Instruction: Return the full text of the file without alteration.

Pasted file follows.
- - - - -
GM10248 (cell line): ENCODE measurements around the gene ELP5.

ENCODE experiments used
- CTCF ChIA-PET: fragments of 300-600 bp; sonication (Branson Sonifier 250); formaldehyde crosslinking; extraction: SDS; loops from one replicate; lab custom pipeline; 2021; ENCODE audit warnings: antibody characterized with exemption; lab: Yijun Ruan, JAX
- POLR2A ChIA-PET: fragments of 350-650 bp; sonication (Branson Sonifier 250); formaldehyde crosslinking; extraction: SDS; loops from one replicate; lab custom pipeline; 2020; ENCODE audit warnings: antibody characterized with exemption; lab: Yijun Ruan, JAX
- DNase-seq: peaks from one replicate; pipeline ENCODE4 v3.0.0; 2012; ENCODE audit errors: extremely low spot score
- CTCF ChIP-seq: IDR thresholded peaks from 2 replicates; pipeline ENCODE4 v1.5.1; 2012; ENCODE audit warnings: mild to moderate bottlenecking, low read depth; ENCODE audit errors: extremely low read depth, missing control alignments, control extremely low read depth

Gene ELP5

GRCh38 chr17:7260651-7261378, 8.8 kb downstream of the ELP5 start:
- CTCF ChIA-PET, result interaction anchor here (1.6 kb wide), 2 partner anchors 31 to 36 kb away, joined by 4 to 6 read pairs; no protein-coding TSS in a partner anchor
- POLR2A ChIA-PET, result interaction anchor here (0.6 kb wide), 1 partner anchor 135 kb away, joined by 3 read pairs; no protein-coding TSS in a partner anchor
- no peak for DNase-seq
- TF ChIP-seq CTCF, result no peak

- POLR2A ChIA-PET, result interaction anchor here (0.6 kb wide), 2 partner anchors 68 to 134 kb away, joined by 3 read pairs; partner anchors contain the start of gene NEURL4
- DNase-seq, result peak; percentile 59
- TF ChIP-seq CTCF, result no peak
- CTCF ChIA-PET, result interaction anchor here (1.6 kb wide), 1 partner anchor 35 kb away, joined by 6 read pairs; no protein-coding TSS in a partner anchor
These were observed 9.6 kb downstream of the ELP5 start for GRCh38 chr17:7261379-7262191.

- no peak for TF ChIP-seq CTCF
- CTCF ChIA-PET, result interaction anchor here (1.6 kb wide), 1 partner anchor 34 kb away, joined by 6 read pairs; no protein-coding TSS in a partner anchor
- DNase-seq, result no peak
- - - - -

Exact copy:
GM10248 (cell line): ENCODE measurements around the gene ELP5.

ENCODE experiments used
- CTCF ChIA-PET: fragments of 300-600 bp; sonication (Branson Sonifier 250); formaldehyde crosslinking; extraction: SDS; loops from one replicate; lab custom pipeline; 2021; ENCODE audit warnings: antibody characterized with exemption; lab: Yijun Ruan, JAX
- POLR2A ChIA-PET: fragments of 350-650 bp; sonication (Branson Sonifier 250); formaldehyde crosslinking; extraction: SDS; loops from one replicate; lab custom pipeline; 2020; ENCODE audit warnings: antibody characterized with exemption; lab: Yijun Ruan, JAX
- DNase-seq: peaks from one replicate; pipeline ENCODE4 v3.0.0; 2012; ENCODE audit errors: extremely low spot score
- CTCF ChIP-seq: IDR thresholded peaks from 2 replicates; pipeline ENCODE4 v1.5.1; 2012; ENCODE audit warnings: mild to moderate bottlenecking, low read depth; ENCODE audit errors: extremely low read depth, missing control alignments, control extremely low read depth

Gene ELP5

GRCh38 chr17:7260651-7261378, 8.8 kb downstream of the ELP5 start:
- CTCF ChIA-PET, result interaction anchor here (1.6 kb wide), 2 partner anchors 31 to 36 kb away, joined by 4 to 6 read pairs; no protein-coding TSS in a partner anchor
- POLR2A ChIA-PET, result interaction anchor here (0.6 kb wide), 1 partner anchor 135 kb away, joined by 3 read pairs; no protein-coding TSS in a partner anchor
- no peak for DNase-seq
- TF ChIP-seq CTCF, result no peak

- POLR2A ChIA-PET, result interaction anchor here (0.6 kb wide), 2 partner anchors 68 to 134 kb away, joined by 3 read pairs; partner anchors contain the start of gene NEURL4
- DNase-seq, result peak; percentile 59
- TF ChIP-seq CTCF, result no peak
- CTCF ChIA-PET, result interaction anchor here (1.6 kb wide), 1 partner anchor 35 kb away, joined by 6 read pairs; no protein-coding TSS in a partner anchor
These were observed 9.6 kb downstream of the ELP5 start for GRCh38 chr17:7261379-7262191.

- no peak for TF ChIP-seq CTCF
- CTCF ChIA-PET, result interaction anchor here (1.6 kb wide), 1 partner anchor 34 kb away, joined by 6 read pairs; no protein-coding TSS in a partner anchor
- DNase-seq, result no peak